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The Evolution of Rave Fashion

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Thu, Jan 30, 2014 at 4:00 AM
click to enlarge '90s ravers - MICHAEL TULLBERG
  • Michael Tullberg
  • '90s ravers
When deciding what to wear to a rave, it helps first to consider your objective: Do you want to look hot? Dress for the weather? Express your personal style?

Or should your outfit simply complement the drugs you plan to do?

Since raves kicked off in late-1980s England, fashion trends have gone through countless evolutions. In the early '90s, you wouldn't have looked out of place in Doc Martens, denim overalls and a dust mask lined with Vicks VapoRub. Nowadays you wouldn't look crazy in neon lingerie combined with Native American headdress.

See also: Hilarious Raver Photos From the '90s

The oft-gaudy, dizzying convergence of styles - borrowed from sources as varied as cartoon characters, Rastafarianism, the goth scene and '70s psychedelic culture - seem random and arbitrary on their face. In fact, rave fashion has evolved alongside the scene itself, which was driven in its first days by American house music, ecstasy and the influence of Ibiza's club scene.

British DJ powerhouses Paul Oakenfold, Danny Rampling and Nicky Holloway are given credit for helping to popularize the music and ethos of the early underground rave scene. They took their first hits of ecstasy in the summer of 1987, while on vacation together in Ibiza. The euphoric, throbbing beats of the Spanish island's unique DJ sound - called Balearic, and combining styles such as early house music, Europop and upbeat rock - suddenly made more sense on drugs. The three men pledged then and there to bring their experience back to England.

Oakenfold and Rampling opened electronic music clubs, and Holloway started a venue focused on psychedelic-tinged subgenre acid house. Ecstasy, though illegal, was tolerated, and the scene inspired a change in typical nightclub fashion.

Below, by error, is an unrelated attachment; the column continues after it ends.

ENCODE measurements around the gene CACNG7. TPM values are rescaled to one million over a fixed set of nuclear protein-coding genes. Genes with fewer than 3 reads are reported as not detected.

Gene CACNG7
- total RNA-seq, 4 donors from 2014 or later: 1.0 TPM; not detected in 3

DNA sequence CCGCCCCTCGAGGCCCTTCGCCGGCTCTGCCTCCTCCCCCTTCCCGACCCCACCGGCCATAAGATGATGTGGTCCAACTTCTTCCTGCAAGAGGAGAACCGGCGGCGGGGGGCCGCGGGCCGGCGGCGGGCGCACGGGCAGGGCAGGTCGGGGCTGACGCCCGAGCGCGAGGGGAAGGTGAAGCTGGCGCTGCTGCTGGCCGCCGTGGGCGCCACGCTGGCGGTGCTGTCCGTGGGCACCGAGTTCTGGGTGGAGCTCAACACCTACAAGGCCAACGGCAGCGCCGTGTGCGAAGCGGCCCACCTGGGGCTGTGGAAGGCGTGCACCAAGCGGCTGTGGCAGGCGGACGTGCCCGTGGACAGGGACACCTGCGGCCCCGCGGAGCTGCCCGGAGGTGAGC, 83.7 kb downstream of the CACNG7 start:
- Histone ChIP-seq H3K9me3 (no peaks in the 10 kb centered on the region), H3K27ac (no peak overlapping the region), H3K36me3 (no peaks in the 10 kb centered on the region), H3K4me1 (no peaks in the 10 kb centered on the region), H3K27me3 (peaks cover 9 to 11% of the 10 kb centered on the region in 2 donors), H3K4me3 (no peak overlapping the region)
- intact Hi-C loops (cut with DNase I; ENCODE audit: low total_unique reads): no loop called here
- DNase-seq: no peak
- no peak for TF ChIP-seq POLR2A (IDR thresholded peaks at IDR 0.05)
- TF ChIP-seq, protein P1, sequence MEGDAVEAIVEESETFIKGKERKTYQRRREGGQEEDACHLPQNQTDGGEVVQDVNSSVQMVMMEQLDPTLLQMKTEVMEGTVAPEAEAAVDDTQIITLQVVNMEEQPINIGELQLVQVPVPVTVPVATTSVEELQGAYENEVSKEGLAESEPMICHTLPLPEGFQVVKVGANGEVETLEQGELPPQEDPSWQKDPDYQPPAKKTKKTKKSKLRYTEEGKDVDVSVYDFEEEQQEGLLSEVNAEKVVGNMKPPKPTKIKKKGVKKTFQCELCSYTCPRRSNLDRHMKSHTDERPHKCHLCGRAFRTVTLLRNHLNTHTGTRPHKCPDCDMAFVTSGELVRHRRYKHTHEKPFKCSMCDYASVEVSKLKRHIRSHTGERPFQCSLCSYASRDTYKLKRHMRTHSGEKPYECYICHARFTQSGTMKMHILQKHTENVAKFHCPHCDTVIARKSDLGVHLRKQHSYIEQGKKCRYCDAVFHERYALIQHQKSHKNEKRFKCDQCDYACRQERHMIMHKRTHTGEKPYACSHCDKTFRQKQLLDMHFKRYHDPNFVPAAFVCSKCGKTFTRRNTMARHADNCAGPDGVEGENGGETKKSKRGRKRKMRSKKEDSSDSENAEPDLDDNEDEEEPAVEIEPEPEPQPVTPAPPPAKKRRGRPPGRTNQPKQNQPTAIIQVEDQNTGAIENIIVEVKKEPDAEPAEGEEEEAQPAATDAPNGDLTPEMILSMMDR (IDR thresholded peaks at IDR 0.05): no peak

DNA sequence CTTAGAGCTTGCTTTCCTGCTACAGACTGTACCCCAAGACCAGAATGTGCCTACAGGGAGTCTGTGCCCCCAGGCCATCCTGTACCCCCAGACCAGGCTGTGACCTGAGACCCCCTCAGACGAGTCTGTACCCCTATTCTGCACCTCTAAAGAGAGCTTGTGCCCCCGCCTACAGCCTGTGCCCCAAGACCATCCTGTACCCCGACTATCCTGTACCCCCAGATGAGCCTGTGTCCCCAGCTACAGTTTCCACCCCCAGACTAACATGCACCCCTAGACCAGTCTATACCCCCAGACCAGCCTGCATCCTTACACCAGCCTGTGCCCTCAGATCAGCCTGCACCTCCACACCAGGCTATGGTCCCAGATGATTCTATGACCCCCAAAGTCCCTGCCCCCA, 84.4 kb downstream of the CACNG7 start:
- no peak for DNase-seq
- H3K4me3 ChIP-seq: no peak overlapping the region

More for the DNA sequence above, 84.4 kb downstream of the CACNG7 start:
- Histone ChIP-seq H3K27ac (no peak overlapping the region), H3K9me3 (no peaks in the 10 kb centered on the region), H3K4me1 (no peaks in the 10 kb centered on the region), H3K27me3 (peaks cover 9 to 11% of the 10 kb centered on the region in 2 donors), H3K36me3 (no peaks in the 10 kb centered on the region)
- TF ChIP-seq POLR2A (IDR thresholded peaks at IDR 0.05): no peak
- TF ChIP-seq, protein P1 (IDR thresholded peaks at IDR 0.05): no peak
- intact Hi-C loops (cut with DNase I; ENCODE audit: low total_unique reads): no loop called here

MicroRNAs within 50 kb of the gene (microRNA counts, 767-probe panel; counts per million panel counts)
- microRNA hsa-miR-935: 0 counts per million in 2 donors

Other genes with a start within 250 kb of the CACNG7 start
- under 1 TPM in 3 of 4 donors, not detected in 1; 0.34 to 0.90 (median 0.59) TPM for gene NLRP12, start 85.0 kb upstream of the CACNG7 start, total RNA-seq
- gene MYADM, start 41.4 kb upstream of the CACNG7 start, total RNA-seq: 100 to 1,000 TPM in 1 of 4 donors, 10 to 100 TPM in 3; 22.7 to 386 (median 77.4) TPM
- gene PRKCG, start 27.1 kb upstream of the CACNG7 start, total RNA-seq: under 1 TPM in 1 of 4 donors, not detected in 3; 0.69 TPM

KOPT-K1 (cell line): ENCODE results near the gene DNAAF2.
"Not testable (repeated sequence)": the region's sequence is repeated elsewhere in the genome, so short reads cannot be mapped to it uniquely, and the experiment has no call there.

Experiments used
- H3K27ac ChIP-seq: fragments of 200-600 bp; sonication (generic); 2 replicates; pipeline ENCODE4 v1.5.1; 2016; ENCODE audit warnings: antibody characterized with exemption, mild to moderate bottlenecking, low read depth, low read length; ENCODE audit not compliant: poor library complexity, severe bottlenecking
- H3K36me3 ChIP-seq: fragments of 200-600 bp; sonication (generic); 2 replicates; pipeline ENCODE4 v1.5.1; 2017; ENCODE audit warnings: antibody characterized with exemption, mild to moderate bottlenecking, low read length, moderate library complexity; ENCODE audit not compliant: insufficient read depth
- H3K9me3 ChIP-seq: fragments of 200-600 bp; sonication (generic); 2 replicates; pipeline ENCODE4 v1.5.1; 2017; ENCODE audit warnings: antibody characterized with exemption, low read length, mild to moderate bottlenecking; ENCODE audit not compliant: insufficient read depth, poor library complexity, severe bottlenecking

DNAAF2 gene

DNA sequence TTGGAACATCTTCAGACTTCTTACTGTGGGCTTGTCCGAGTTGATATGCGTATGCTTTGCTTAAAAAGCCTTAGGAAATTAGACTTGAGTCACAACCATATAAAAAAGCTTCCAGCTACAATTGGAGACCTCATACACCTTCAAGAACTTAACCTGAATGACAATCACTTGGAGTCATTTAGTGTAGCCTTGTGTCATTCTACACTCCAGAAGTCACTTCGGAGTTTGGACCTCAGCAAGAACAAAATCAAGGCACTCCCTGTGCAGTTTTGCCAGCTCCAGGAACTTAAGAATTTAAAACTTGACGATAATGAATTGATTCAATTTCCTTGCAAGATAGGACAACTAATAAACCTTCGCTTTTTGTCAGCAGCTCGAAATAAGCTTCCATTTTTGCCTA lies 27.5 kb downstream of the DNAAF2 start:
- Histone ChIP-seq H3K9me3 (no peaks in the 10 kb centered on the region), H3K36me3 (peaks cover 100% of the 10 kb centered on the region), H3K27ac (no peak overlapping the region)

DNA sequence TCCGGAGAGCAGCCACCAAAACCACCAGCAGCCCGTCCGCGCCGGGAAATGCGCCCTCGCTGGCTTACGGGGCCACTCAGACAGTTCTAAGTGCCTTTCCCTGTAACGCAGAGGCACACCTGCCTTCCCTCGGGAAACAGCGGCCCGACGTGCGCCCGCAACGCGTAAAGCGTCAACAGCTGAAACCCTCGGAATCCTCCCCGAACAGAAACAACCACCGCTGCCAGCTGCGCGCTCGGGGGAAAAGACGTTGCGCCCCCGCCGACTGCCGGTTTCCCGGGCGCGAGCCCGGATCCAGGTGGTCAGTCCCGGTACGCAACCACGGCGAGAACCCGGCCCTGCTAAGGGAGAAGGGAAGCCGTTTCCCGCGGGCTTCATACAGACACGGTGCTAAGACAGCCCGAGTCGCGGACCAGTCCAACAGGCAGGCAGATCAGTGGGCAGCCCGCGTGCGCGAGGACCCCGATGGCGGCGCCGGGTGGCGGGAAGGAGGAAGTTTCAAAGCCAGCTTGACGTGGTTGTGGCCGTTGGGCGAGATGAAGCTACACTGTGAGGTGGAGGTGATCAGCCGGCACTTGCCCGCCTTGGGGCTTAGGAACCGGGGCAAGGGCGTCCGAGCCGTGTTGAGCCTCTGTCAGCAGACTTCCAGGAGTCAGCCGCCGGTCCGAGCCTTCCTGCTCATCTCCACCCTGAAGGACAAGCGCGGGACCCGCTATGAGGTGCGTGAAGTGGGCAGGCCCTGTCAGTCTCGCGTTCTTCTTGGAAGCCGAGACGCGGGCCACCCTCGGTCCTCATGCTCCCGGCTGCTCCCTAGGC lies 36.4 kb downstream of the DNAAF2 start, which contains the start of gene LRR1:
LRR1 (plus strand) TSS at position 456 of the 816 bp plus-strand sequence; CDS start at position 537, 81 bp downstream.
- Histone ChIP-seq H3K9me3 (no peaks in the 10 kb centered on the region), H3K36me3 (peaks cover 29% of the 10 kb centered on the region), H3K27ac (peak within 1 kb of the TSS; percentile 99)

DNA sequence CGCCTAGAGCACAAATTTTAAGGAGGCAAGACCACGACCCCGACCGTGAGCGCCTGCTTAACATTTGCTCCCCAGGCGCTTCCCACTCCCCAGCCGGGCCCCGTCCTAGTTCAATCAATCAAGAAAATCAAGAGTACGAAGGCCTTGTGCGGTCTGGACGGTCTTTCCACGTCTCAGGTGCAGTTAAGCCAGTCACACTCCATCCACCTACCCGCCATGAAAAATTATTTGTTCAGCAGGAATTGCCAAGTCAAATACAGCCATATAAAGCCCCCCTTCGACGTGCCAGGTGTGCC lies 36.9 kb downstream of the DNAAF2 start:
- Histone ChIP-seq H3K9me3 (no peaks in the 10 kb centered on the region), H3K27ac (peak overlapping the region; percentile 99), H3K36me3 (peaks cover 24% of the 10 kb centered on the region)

At the time, many clubbers wore designer garb. "The goal was to stand at the bar and look cool," Oakenfold says now from his Los Angeles home. But designer duds gave way to Converse sneakers and oversized tees, which were more conducive to sweating and dancing the night away on ecstasy. "Literally overnight, rave fashion took over the high street, and people were interested in dressing down," he says.

By 1989, the new chic club look was baggy and colorful - visually stimulating for folks who were high. Kids wore overalls, smiley-face T-shirts, paisley and tie-dye. Toy whistles and bright plastic beads replaced fine jewelry, as club style went from bourgeoisie to bohemian, drawing influences from the dressed-down clubbers of Ibiza and Summer of Love psychedelic imagery.

click to enlarge '90s ravers - MICHAEL TULLBERG
  • Michael Tullberg
  • '90s ravers
But venues couldn't stay open all night, so the club kids moved to abandoned buildings, airplane hangars and open fields. When the rave scene spread to America, U.K. transplants brought their ostentatious garb to the first raves in New York, San Francisco and Los Angeles.

California soon became an important rave hub, one where a new style began to dominate: Hip-hop-influenced kids introduced Adidas shell toes and baggy sweatpants, with colorful surf- and streetwear mixing in.

See also: Our slideshow of '90s rave fashions

"You'd get kids who would come for the hip-hop and funk ... the good-looking surfer guys and chicks, and then you had all the arts and fashion community," recalls Steve Levy, who in the early '90s ran a popular club night called Truth at the Park Plaza Hotel in Westlake.

During that time, an artsy student who attended these parties started creating graphic tees. Rick Klotz's company, Freshjive, parodied popular corporate branding; one shirt substituted "Truth" in the Tide detergent logo, while other works put a spin on Twister, Crayola and 7-Eleven's Big Gulp. "Freshjive, outside of Stussy, was the most important early-'90s brand that was touching rave wear and streetwear," says Raymond Roker, founder of URB magazine.

Surf and skate companies like Clobber, Quiksilver and Conart got in on the action, too, catering to ravers with bright, loose-fitting logo gear. Boutiques like Beat Non Stop began popping up on Melrose, offering extreme wide-leg JNCO pants. NaNa in Santa Monica had the chunky Converse sneakers and Doc Martens.

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